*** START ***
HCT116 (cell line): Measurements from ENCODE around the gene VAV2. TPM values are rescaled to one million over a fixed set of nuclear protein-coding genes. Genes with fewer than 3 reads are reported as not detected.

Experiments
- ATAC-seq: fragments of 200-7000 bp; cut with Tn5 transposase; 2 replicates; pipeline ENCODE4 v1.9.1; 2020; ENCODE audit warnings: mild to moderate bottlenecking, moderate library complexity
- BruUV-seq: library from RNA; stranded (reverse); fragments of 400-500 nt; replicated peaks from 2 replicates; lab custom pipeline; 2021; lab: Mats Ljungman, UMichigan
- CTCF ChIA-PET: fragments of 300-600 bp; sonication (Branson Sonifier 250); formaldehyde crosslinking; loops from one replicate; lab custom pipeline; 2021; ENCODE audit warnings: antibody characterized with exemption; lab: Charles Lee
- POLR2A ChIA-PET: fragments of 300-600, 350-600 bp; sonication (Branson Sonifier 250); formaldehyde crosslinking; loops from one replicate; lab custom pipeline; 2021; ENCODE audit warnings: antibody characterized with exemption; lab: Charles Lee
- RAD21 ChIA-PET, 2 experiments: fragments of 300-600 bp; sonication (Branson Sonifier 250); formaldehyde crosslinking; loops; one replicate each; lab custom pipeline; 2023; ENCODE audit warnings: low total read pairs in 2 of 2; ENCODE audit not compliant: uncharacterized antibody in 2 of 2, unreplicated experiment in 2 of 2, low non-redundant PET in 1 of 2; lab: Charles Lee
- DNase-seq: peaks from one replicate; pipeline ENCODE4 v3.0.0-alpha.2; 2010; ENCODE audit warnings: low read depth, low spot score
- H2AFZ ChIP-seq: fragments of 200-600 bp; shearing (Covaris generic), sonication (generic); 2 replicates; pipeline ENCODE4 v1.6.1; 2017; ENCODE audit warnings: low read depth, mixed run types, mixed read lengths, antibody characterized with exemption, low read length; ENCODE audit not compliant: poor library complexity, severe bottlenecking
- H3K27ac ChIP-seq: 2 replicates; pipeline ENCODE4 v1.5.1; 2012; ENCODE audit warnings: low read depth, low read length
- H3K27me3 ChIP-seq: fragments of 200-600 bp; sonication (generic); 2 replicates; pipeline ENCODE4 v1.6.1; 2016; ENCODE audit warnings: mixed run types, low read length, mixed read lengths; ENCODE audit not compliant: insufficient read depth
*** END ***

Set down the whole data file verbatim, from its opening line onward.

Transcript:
HCT116 (cell line): Measurements from ENCODE around the gene VAV2. TPM values are rescaled to one million over a fixed set of nuclear protein-coding genes. Genes with fewer than 3 reads are reported as not detected.

Experiments
- ATAC-seq: fragments of 200-7000 bp; cut with Tn5 transposase; 2 replicates; pipeline ENCODE4 v1.9.1; 2020; ENCODE audit warnings: mild to moderate bottlenecking, moderate library complexity
- BruUV-seq: library from RNA; stranded (reverse); fragments of 400-500 nt; replicated peaks from 2 replicates; lab custom pipeline; 2021; lab: Mats Ljungman, UMichigan
- CTCF ChIA-PET: fragments of 300-600 bp; sonication (Branson Sonifier 250); formaldehyde crosslinking; loops from one replicate; lab custom pipeline; 2021; ENCODE audit warnings: antibody characterized with exemption; lab: Charles Lee
- POLR2A ChIA-PET: fragments of 300-600, 350-600 bp; sonication (Branson Sonifier 250); formaldehyde crosslinking; loops from one replicate; lab custom pipeline; 2021; ENCODE audit warnings: antibody characterized with exemption; lab: Charles Lee
- RAD21 ChIA-PET, 2 experiments: fragments of 300-600 bp; sonication (Branson Sonifier 250); formaldehyde crosslinking; loops; one replicate each; lab custom pipeline; 2023; ENCODE audit warnings: low total read pairs in 2 of 2; ENCODE audit not compliant: uncharacterized antibody in 2 of 2, unreplicated experiment in 2 of 2, low non-redundant PET in 1 of 2; lab: Charles Lee
- DNase-seq: peaks from one replicate; pipeline ENCODE4 v3.0.0-alpha.2; 2010; ENCODE audit warnings: low read depth, low spot score
- H2AFZ ChIP-seq: fragments of 200-600 bp; shearing (Covaris generic), sonication (generic); 2 replicates; pipeline ENCODE4 v1.6.1; 2017; ENCODE audit warnings: low read depth, mixed run types, mixed read lengths, antibody characterized with exemption, low read length; ENCODE audit not compliant: poor library complexity, severe bottlenecking
- H3K27ac ChIP-seq: 2 replicates; pipeline ENCODE4 v1.5.1; 2012; ENCODE audit warnings: low read depth, low read length
- H3K27me3 ChIP-seq: fragments of 200-600 bp; sonication (generic); 2 replicates; pipeline ENCODE4 v1.6.1; 2016; ENCODE audit warnings: mixed run types, low read length, mixed read lengths; ENCODE audit not compliant: insufficient read depth